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Paget's disease of bone (PDB) is characterized by rapid bone remodeling and the formation of bone that is structurally abnormal. Recent studies have confirmed that both genetic and environmental factors are important in its etiology. Epidemiological studies in Europe and North America have revealed that PDB shows an increasing frequency of occurrence with age and is more prevalent among men than women. There is marked geographic variation in the prevalence of PDB throughout western nations, with the highest rates reported during the 1970s in Britain. Recent studies of the secular trends in PDB suggest declining rates in both prevalence and severity at diagnosis. Thus, the overall age/sex standardized prevalence rate in Britain during the period 1993-1995 was found to be 2.5% among men and 1.6% among women > or = 55 years of age. Prevalence rates had fallen by approximately 50% in several of the centers studied, suggesting an environmental contribution to the etiology of this disorder. Similar findings have been reported from other European countries and New Zealand. Recent study of the incidence and clinical manifestations of PDB have emerged from large cohort studies in primary care record linkage resources, such as the General Practice Research Database. Over the period 1988-1999, the incidence rate of clinically diagnosed PDB was found to be 5 per 10,000 person-years among men and 3 per 10,000 person-years among women 75 years of age. The disorder was associated with an increased risk of back pain (RR, 2.1; 95% CI, 1.9-2.3); osteoarthritis (RR, 1.7; 95% CI, 1.5-1.9); and fracture (RR, 1.2; 95% CI, 1.0-1.5). Using life table methodology, the estimated proportion of patients dying within 5 years of follow-up was 32.7% among the cohort with PDB compared with 28.0% among control patients (p < 0.05).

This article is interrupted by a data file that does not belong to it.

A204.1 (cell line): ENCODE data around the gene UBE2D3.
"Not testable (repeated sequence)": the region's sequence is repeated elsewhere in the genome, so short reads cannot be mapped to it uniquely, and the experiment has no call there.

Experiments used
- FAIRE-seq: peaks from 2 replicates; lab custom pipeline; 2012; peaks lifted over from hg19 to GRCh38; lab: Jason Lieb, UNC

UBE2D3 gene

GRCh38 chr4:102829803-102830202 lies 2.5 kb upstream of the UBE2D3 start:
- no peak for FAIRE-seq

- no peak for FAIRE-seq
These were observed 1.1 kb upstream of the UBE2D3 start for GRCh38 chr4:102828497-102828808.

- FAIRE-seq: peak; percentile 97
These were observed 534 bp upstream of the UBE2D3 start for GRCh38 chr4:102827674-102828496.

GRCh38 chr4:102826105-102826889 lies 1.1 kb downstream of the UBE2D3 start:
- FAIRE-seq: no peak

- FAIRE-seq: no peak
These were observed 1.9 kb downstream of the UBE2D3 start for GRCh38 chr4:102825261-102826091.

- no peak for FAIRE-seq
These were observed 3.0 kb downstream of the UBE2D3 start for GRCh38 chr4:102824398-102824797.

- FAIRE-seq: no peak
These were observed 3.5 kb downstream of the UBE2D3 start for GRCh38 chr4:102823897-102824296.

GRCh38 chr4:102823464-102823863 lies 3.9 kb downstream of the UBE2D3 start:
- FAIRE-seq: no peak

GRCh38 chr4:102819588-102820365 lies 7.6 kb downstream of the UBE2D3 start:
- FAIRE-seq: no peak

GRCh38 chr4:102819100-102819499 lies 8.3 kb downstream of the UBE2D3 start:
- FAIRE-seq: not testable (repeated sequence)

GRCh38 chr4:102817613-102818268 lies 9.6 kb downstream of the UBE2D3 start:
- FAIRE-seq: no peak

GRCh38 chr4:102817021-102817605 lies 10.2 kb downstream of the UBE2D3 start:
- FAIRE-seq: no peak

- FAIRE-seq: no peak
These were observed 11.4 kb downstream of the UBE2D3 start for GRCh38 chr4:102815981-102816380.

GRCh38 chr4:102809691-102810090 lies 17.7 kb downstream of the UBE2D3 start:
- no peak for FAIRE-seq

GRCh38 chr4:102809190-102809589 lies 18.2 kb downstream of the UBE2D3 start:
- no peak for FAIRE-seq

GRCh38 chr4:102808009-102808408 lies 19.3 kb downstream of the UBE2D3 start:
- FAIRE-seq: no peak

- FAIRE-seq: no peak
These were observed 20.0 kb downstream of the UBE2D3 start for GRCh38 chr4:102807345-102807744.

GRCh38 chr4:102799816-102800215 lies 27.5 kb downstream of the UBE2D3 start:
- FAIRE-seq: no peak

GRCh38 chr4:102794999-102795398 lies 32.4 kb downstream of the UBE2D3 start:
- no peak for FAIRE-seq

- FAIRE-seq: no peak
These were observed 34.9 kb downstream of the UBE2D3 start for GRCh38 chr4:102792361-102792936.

Original publication




Journal article


J bone miner res

Publication Date



21 Suppl 2


P3 - P8


Australia, Europe, Humans, New Zealand, North America, Osteitis Deformans, Prevalence, Severity of Illness Index, United Kingdom